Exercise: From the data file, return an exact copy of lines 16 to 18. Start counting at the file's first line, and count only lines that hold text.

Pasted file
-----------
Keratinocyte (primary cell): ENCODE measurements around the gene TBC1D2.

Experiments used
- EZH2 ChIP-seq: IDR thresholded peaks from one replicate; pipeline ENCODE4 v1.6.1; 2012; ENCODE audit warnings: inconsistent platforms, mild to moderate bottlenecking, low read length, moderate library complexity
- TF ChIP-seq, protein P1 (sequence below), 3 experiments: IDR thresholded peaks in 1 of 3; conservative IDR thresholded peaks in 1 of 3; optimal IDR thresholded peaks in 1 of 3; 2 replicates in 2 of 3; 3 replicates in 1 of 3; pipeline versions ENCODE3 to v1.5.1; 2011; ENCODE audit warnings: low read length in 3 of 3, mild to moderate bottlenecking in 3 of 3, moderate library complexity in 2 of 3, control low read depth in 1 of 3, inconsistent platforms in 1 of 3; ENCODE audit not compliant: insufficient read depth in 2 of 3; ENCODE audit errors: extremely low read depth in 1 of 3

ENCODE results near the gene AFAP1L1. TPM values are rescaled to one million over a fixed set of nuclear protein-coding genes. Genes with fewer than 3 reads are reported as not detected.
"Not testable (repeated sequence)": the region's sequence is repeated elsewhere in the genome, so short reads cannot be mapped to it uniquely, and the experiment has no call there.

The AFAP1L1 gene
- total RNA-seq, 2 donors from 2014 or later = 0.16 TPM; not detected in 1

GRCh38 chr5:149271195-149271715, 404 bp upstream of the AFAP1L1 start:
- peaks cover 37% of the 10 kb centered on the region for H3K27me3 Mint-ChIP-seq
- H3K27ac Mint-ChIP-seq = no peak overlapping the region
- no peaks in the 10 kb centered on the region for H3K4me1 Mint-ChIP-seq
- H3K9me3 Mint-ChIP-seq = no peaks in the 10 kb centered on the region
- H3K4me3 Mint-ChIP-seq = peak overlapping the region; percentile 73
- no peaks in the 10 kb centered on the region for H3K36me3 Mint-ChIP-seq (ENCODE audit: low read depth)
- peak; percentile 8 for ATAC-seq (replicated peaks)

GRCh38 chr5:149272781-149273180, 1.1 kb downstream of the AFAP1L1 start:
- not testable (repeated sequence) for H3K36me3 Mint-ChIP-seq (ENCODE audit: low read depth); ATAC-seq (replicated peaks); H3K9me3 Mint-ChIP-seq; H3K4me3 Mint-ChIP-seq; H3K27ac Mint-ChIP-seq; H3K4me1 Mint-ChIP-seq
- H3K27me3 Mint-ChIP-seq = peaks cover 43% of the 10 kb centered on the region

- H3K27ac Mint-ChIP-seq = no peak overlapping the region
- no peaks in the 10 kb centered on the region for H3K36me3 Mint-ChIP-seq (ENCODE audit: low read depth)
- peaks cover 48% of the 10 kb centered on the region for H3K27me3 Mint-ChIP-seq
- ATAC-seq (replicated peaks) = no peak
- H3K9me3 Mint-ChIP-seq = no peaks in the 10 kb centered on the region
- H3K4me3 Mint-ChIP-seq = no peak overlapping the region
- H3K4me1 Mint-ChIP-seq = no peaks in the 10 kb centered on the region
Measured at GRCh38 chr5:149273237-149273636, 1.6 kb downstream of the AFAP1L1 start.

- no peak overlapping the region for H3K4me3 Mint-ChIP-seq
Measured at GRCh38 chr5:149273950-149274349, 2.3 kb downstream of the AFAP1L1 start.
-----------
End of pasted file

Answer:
- peak; percentile 8 for ATAC-seq (replicated peaks)

GRCh38 chr5:149272781-149273180, 1.1 kb downstream of the AFAP1L1 start:
- not testable (repeated sequence) for H3K36me3 Mint-ChIP-seq (ENCODE audit: low read depth); ATAC-seq (replicated peaks); H3K9me3 Mint-ChIP-seq; H3K4me3 Mint-ChIP-seq; H3K27ac Mint-ChIP-seq; H3K4me1 Mint-ChIP-seq